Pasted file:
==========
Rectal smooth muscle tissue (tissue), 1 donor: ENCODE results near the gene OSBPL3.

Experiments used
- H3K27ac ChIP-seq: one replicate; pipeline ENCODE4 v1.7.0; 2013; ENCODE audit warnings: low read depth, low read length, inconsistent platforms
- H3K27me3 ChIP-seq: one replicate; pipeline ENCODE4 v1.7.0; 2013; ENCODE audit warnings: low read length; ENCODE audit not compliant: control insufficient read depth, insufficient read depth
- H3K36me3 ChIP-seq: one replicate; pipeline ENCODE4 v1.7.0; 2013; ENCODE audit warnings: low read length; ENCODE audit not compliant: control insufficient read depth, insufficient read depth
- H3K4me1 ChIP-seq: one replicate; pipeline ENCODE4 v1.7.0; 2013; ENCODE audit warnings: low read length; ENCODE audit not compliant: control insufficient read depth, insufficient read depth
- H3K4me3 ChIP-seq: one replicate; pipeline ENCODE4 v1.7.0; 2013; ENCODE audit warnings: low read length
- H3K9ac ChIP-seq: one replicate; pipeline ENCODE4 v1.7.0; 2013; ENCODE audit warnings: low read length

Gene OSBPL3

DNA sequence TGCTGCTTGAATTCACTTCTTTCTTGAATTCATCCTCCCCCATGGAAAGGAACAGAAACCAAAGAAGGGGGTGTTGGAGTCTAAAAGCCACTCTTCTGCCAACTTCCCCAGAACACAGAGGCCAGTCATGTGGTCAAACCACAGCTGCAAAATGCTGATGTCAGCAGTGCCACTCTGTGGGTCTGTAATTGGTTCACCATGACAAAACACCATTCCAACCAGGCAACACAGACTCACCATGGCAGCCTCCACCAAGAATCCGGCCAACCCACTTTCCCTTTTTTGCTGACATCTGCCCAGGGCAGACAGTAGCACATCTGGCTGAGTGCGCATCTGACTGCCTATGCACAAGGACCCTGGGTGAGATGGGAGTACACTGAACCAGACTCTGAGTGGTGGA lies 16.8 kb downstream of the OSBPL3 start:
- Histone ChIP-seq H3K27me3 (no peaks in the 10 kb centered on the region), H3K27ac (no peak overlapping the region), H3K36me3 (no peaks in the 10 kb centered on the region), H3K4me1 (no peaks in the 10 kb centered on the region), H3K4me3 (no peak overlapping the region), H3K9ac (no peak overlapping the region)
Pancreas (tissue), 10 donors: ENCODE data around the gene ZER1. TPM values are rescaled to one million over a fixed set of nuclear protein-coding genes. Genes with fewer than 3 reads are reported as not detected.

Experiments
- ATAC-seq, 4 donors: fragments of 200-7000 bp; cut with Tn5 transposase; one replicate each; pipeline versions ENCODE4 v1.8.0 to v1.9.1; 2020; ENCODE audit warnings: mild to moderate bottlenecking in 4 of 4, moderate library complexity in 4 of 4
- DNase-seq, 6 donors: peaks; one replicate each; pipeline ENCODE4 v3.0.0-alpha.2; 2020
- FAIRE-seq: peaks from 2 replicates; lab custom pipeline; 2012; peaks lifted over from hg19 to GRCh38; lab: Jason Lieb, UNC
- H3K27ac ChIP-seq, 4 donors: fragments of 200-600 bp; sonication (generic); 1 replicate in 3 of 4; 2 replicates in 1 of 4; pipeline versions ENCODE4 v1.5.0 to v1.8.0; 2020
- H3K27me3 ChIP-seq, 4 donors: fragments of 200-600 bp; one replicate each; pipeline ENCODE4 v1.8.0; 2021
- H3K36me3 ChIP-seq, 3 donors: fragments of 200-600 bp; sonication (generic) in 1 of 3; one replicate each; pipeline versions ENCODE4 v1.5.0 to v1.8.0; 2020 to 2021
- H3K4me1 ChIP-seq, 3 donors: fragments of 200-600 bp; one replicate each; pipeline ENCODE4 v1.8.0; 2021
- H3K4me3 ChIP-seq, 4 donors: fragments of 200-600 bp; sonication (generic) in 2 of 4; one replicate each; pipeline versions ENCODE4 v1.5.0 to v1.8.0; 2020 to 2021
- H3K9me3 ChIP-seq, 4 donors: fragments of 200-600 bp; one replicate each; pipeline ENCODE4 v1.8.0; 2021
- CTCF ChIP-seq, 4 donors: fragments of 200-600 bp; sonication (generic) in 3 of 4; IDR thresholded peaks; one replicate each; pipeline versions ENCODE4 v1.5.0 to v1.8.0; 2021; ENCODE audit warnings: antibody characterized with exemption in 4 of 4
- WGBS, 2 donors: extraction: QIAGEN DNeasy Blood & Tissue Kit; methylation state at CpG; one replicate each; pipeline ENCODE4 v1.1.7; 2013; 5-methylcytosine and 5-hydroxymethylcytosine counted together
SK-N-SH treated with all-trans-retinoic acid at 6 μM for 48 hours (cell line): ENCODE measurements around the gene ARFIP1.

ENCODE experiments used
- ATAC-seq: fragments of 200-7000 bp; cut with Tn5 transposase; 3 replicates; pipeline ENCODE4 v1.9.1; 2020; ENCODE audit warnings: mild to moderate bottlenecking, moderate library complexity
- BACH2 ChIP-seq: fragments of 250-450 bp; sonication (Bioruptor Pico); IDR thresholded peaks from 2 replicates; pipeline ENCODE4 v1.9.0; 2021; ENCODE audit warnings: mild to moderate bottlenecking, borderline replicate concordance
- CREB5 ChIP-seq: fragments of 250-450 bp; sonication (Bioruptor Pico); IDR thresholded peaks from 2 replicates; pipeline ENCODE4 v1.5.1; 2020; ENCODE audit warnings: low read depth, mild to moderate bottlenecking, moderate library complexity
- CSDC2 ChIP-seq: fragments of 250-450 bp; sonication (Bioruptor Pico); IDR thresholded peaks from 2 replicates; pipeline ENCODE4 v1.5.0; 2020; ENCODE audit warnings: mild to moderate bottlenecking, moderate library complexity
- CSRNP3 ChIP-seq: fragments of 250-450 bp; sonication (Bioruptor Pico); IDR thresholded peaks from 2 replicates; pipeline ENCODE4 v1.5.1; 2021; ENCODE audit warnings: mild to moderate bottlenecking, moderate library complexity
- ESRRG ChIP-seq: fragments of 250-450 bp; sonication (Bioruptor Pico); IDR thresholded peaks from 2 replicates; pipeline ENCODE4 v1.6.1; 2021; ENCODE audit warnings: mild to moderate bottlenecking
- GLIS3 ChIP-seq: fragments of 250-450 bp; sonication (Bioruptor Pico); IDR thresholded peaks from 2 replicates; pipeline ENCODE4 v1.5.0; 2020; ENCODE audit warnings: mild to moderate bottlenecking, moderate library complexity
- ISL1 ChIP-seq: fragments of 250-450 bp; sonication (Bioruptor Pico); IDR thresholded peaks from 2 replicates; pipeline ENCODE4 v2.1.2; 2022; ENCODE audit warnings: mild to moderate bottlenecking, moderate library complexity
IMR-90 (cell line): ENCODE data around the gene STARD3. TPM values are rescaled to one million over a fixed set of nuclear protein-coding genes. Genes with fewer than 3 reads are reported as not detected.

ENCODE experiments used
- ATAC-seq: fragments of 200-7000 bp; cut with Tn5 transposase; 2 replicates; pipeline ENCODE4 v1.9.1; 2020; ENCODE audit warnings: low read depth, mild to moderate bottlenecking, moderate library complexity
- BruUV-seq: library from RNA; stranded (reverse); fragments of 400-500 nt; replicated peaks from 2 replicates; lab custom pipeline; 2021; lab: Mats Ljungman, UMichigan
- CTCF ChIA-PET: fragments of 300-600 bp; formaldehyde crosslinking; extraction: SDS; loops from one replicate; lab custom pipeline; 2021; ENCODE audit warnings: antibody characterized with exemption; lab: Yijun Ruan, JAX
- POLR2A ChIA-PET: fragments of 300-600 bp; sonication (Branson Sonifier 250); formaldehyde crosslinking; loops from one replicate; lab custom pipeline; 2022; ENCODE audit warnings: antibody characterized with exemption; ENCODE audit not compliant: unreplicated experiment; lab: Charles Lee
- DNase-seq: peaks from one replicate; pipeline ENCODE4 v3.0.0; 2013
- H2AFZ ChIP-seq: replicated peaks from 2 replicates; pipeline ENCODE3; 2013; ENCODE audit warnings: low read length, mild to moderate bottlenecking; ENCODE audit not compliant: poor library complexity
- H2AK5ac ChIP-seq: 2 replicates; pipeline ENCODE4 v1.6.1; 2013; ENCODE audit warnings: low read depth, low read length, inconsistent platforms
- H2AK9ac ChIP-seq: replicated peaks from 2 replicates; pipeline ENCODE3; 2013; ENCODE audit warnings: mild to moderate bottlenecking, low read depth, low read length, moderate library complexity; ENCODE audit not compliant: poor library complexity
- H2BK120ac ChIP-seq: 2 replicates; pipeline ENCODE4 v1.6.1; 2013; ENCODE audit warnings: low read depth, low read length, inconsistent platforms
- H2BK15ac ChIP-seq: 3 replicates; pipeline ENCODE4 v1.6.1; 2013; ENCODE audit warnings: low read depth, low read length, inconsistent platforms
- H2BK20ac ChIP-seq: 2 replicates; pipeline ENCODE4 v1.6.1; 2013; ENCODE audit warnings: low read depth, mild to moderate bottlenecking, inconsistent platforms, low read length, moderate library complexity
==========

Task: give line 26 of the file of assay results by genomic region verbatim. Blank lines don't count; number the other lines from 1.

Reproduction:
ENCODE experiments used